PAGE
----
You are also a member of the wonderful Melbourne outfit Bushwalking. Please take me back to the band’s beginnings and how you, Nisa Venerosa and Karl Scullin first crossed paths with one another? Is there a new record planned? Also, I imagine the work with Bushwalking served a major source of inspiration for your own solo material?
ES: Bushwalking began when I met Karl at a show in Melbourne in like maybe 2008 or 2009?? He introduced Nisa and I and we all became really close after recording some songs together then decided to become a band. I guess we didn’t really know what the band was going to sound like until maybe mid way through making that first record (First Time). And I guess after playing together for a while we sort of arrived at a sound which is more in tune with the second record (No Enter) but had also sort of evolved from the first one if that makes sense!
I’m not sure if Bushwalking shaped my record or not, people have said that it must have but I don’t really see that so much. A big part of Bushwalking’s sound is Nisa’s and my voices together and the singing is quite precise which I don’t think is the case on my record. I think my voice is kind of all over the place on my album, quite different to how we sing in BW which is very uniform and precise. We have been talking about doing another record yes, but I don’t think realistically we can start jamming again until December. But yeah another record is on the cards at some point I’d say.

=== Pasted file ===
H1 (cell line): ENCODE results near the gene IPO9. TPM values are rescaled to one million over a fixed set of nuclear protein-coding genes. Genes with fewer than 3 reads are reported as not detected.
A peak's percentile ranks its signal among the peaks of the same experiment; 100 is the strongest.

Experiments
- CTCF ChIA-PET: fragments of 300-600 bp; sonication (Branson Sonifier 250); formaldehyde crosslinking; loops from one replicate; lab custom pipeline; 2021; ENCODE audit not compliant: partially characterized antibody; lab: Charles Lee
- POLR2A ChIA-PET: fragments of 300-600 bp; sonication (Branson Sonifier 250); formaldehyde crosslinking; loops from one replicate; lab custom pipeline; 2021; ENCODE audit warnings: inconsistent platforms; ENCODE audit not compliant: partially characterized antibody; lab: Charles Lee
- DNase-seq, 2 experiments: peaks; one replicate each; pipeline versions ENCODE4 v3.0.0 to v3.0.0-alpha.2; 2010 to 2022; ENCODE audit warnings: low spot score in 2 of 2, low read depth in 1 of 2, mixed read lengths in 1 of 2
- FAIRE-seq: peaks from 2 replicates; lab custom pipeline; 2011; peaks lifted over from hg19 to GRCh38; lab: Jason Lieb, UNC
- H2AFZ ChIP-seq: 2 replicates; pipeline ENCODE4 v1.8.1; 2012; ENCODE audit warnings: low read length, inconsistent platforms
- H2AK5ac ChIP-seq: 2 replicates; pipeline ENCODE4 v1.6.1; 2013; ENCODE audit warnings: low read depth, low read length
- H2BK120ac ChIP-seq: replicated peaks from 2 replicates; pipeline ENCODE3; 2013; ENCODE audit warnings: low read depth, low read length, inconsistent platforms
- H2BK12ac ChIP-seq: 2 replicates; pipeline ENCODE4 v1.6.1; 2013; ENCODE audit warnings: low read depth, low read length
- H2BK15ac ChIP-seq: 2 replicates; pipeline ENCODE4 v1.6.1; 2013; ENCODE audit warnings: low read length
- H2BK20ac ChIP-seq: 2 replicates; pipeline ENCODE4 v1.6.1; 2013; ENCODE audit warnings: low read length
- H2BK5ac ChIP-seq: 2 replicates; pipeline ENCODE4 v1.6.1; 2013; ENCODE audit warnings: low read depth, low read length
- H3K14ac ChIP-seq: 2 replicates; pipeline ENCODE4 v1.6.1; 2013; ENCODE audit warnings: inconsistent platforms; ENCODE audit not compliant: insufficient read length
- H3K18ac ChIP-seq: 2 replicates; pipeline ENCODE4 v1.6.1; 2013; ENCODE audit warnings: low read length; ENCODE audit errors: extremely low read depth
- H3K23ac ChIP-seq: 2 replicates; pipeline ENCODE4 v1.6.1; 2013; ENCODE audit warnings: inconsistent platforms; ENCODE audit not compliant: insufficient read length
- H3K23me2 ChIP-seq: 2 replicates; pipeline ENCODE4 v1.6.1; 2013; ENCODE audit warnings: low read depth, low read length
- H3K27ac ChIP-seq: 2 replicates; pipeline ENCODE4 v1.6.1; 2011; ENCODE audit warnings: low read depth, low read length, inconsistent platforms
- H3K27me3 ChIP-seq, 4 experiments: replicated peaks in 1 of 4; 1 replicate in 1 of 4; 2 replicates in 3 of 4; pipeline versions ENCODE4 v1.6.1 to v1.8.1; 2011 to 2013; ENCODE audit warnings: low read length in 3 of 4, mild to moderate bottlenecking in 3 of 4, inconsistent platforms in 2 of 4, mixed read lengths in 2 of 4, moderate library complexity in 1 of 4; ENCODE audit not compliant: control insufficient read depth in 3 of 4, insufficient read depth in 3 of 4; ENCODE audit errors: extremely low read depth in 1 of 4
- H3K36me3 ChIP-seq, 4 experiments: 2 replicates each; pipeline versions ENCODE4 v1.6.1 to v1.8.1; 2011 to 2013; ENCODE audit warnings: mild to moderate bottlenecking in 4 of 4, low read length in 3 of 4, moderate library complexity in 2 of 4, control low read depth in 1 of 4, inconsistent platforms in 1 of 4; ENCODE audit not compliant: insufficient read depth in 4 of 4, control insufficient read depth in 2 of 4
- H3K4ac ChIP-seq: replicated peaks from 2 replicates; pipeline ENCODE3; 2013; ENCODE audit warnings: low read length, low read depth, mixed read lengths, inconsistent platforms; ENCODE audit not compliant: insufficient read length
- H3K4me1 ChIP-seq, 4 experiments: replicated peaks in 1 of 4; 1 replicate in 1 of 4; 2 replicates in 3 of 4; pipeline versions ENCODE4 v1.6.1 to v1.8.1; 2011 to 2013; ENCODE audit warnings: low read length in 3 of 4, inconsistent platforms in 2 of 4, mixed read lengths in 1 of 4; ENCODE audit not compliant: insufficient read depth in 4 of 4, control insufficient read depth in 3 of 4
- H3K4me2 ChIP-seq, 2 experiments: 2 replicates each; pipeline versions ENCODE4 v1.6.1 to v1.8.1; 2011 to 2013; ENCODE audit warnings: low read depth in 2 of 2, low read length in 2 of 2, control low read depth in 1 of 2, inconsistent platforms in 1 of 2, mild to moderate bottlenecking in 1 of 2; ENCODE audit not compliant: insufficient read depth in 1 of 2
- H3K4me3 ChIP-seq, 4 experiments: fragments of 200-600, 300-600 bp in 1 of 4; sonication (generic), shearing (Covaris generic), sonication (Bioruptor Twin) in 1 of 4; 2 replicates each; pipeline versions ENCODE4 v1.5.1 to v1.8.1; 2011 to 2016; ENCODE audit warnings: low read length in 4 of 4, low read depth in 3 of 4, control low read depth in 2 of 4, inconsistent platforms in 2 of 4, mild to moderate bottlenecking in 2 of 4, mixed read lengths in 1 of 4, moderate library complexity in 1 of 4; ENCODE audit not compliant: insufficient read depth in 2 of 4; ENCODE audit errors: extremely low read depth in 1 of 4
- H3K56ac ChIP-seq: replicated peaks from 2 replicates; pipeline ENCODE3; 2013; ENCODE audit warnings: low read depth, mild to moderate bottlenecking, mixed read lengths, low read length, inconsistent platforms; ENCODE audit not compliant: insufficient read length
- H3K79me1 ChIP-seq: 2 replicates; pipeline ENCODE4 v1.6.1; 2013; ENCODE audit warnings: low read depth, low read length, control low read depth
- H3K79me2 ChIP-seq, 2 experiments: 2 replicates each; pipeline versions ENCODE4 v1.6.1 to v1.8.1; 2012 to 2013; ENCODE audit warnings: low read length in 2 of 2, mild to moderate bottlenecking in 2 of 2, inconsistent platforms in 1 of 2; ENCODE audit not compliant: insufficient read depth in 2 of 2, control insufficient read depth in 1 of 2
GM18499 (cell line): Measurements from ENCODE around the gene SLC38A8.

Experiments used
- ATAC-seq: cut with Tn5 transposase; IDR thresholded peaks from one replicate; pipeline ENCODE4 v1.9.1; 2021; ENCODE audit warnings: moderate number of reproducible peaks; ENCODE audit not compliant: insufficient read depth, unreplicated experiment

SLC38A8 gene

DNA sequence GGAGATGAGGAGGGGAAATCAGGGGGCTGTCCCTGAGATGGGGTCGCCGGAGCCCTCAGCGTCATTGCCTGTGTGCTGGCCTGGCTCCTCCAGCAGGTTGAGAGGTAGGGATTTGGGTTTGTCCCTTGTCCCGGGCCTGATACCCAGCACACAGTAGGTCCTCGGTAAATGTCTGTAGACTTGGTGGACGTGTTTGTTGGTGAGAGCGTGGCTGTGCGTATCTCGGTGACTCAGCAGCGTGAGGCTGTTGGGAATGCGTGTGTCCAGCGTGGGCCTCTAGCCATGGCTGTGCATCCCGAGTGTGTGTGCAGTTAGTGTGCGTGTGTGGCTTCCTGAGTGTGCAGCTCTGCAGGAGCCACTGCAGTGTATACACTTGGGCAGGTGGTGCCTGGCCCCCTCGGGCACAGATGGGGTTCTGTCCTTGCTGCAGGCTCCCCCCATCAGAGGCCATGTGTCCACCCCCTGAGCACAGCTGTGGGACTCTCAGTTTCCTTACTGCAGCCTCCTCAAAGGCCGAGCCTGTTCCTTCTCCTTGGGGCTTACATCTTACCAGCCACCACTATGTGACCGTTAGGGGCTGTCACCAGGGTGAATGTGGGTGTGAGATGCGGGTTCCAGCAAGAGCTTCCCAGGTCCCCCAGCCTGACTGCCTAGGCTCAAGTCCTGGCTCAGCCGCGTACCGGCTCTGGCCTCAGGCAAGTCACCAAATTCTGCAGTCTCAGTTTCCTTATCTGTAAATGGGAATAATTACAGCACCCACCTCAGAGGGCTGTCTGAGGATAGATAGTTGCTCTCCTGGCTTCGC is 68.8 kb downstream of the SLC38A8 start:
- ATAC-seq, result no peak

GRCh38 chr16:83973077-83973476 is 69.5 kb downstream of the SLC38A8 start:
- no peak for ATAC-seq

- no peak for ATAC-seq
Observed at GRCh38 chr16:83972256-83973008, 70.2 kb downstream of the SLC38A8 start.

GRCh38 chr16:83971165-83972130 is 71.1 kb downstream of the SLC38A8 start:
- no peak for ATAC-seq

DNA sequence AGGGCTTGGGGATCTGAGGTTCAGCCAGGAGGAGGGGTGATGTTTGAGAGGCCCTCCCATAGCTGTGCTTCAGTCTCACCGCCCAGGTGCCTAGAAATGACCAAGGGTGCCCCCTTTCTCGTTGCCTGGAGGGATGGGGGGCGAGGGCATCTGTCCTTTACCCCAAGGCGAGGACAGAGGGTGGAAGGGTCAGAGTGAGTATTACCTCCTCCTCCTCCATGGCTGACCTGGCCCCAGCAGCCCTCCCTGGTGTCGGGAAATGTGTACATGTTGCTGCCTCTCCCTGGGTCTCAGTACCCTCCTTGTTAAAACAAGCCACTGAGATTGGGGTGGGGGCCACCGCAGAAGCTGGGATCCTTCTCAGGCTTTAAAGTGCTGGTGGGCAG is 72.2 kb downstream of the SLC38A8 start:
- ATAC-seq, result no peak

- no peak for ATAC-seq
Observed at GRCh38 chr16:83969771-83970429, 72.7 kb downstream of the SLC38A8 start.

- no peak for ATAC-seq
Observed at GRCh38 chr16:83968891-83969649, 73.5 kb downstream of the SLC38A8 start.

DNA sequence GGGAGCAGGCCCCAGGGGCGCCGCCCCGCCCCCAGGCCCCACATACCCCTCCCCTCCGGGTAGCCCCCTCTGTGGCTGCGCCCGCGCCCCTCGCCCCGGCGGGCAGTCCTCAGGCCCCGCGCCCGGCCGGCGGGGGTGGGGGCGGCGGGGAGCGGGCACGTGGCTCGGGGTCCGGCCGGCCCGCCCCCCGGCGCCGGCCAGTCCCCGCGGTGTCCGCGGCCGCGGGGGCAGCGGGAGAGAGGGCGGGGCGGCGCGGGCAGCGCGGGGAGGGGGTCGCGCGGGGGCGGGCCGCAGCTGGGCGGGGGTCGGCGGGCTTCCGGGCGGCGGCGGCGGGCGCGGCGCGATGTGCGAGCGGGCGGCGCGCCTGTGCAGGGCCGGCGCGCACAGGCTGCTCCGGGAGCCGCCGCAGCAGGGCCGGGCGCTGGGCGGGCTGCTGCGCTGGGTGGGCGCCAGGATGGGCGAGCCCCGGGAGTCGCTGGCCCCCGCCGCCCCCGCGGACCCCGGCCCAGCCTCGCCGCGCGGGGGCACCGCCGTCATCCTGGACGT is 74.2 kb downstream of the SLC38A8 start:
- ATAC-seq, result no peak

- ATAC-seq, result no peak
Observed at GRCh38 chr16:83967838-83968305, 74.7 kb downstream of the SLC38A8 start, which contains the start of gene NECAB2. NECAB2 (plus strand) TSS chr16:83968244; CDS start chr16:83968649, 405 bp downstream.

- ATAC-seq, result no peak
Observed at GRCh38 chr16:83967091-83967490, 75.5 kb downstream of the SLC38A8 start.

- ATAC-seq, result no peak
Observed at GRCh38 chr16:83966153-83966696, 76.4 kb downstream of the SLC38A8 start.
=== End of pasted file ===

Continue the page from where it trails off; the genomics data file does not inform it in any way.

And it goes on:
What singers and records were defining for you to become a singer and to write music in the first place? As an integral part to the Sydney independent music scene, what bands and artists are you most obsessed with these days?
ES: I got kind of obsessed with folk and traditional songs before making the record and was I guess influenced by singers like Anne Briggs and Shirley Collins who are the more traditional folk singers and I always liked the acapella songs of theirs and the way they sing. I like singers who have interesting and imperfect voices. That’s why I guess I want to push my voice into a different realm, although I still like those traditional elements of the old folk stuff.
People’s imperfections and vulnerabilities to me are the most beautiful parts, also when the emotion of someone’s voice comes through you can tell when it’s real or not. I am also interested in chanting and eastern music which probably influence my singing style. That’s something that I would like to explore with the next record.
Edith Frost, Verity Susman, Josephine Foster and Nico are a few singers who I love, also obviously Anne Briggs and Shirley Collins as I mentioned above. Its hard to pick Sydney bands cause there are lots of good bands! But I’d say Orion are my new favourite band :) also love Holy Balm, Angie and Knitted Abyss.
What forthcoming projects do you have on the horizon, Ela? What do you think the sophomore solo record will comprise of?